Paul Friedländer (chemist)
August 29, 1857|
|Died||September 4, 1923
|Institutions||Darmstadt University of Technology|
|Alma mater||University of Munich|
|Doctoral advisor||Adolf von Baeyer|
|Known for||Friedländer synthesis|
|Notable awards||Lieben Prize 1908|
Paul Friedländer (August 29, 1857, Königsberg – September 4, 1923, Darmstadt) was a German chemist best known for his research on derivates of indigo (for example thioindigo) and isolation of Tyrian purple from Murex brandaris.
Life and work
Paul Friedländer was born as son of Ludwig Friedländer in Königsberg in 1857. The chemist Carl Gräbe was a regular guest of his father; thus after finishing the gymnasium, Friedländer studied chemistry in Königsberg in the laboratories of Gräbe. Later he studied at the Strasbourg and Munich where he assisted Adolf von Baeyer. He received his PhD for the work with Baeyer and completed his habilitation in 1883. He left the well-equipped laboratories of Baeyer in Munich in 1884 to work in the small company K. Oehler in Offenbach. In 1888, he became professor at the University of Karlsruhe.
During a visit at his parents in Königsberg, he got engaged and married Martha Kobligk; they had three daughters. Although he liked staying in Germany, Friedländer accepted a position at the Technologische Gewerbemuseum in Vienna in 1895. During that time, he discovered the thioindigo. His research on the color variations in substituted indigoes yielded numerous patents and was applied in industrial production. Friedländer isolated and analyzed the natural dyestuff of Tyrian purple. He was able to obtain 12,000 Murex brandaris from biologists working at the Mediterranean sea. In a complicated process, he isolated 1.4 g of pure Tyrian purple. Contrary to his expectations, the compound did not contain sulfur, but was a bromine substituted indigo, which had been already synthesized back in 1903. Friedlander was awarded the Lieben Prize for this discovery.
In 1911, Friedländer abandoned his position in Vienna and joined the University of Darmstadt. The University was not far from the dye factories Chemische Fabrik Kalle, Höchst and Cassella that helped Friedländer in his research on dyes. In 1911, he was awarded the Adolf-von-Baeyer-Prize.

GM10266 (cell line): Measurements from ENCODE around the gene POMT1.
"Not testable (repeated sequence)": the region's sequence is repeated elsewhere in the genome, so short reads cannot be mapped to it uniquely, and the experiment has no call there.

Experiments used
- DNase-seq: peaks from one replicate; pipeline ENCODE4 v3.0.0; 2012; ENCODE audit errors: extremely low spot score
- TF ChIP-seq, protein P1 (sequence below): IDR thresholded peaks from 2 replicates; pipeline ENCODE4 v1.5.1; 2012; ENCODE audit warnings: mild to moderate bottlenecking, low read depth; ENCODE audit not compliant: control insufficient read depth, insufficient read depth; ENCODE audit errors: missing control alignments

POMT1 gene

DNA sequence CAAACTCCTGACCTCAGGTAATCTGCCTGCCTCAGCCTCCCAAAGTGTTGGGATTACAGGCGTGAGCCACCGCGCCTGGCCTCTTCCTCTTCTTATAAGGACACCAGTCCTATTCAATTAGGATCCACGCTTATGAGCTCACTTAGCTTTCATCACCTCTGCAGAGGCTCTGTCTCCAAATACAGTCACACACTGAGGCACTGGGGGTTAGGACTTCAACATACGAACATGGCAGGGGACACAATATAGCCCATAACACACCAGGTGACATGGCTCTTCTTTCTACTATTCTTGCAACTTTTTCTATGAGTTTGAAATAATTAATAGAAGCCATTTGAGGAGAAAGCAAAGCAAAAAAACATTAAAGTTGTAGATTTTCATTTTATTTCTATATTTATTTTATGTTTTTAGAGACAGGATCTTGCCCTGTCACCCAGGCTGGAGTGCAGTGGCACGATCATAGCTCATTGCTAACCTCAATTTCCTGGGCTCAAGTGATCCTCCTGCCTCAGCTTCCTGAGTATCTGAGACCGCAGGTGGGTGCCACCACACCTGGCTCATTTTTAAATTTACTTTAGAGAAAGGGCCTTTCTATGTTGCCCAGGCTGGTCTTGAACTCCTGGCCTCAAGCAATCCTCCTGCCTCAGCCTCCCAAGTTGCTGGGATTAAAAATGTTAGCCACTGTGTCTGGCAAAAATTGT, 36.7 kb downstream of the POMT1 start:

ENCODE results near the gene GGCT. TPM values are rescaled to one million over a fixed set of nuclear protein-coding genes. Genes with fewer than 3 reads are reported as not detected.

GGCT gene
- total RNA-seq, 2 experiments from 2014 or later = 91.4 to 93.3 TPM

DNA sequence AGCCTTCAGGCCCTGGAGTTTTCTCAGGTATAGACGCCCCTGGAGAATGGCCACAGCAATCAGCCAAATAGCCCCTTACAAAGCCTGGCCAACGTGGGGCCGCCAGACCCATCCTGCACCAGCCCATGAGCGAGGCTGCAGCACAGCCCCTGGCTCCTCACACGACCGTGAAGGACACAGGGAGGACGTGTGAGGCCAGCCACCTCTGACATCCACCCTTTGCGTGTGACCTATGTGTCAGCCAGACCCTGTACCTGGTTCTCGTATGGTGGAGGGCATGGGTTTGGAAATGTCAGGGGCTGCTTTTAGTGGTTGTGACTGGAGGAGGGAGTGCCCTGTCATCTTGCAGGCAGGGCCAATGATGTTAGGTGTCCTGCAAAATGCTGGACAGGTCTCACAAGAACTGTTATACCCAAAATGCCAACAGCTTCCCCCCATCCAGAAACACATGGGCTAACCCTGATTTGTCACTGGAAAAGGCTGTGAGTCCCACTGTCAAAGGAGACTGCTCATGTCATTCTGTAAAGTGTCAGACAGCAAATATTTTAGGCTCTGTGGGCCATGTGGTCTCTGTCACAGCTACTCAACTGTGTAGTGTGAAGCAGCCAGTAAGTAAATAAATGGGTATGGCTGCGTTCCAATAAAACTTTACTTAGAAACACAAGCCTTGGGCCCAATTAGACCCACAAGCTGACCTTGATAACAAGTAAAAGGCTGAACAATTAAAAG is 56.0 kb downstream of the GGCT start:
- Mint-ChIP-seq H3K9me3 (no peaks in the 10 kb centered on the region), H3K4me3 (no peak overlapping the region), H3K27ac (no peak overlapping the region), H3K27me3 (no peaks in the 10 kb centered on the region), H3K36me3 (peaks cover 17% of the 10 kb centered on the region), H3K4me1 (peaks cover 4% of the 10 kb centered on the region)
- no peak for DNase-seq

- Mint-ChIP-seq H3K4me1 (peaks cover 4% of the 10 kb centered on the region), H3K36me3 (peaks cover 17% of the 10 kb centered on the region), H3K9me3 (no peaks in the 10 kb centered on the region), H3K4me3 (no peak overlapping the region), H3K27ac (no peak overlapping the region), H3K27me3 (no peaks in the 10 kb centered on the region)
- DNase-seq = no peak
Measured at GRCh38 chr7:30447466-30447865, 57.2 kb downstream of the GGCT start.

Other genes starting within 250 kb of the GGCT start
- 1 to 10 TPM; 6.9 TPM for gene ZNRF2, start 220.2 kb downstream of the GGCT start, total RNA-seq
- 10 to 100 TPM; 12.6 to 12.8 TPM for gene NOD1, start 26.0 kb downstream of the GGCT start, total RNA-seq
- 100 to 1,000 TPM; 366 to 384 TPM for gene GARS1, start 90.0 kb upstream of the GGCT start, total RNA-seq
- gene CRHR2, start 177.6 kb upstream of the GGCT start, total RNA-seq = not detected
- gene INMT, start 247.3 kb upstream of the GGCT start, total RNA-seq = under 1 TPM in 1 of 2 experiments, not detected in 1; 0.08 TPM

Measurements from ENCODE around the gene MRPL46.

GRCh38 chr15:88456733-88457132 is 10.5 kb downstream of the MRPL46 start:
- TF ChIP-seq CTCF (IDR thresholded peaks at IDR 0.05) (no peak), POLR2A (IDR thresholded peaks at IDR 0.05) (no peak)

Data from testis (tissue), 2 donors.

During World War I, Friedländer worked at the Kaiser Wilhelm Institute for Physical Chemistry and Elektrochemistry together with Fritz Haber. The poor living standards after the war affected his health, and after a trip in the summer of 1923 from Darmstadt to Biebrich, Friedländer had to stay in a hospital. His health problems gradually deteriorated and on September 4, 1923, he died in Darmstadt.
- Friedlaender, P. (1909). "Zur Kenntnis des Farbstoffes des antiken Purpurs aus Murex brandaris". Monatshefte für Chemie 30: 247. doi:10.1007/BF01519682.
- Sachs, F. & Kempf, R. (1903). "Über p-Halogen-o-nitrobenzaldehyde". Berichte der Deutschen Chemischen Gesellschaft 36 (3): 3299–3303. doi:10.1002/cber.190303603113.
- "Ignaz Lieben-Preisträger 1908: Paul Friedlaender". Retrieved 2010-03-02.[dead link]
- Schlenk, W. (1924). "Obituaries Paul Friedländer". Berichte der deutschen chemischen Gesellschaft (A and B Series) 57: A13–A28. doi:10.1002/cber.19240570436.
- "Friedlaender Paul". Österreichisches Biographisches Lexikon 1815–1950 1. Vienna: Österreichische Akademie der Wissenschaften. 1957. ISBN 3-7001-1327-7.
- Friedlaender, Paul (1882). "Ueber o-Amidobenzaldehyd". Berichte der deutschen chemischen Gesellschaft 15 (2): 2572–2575. doi:10.1002/cber.188201502219.
- Friedländer, Paul; Gohring, C. F. (1883). "Ueber eine Darstellungsmethode im Pyridinkern substituirter Chinolinderivate". Berichte der deutschen chemischen Gesellschaft 16 (2): 1833–1839. doi:10.1002/cber.18830160265.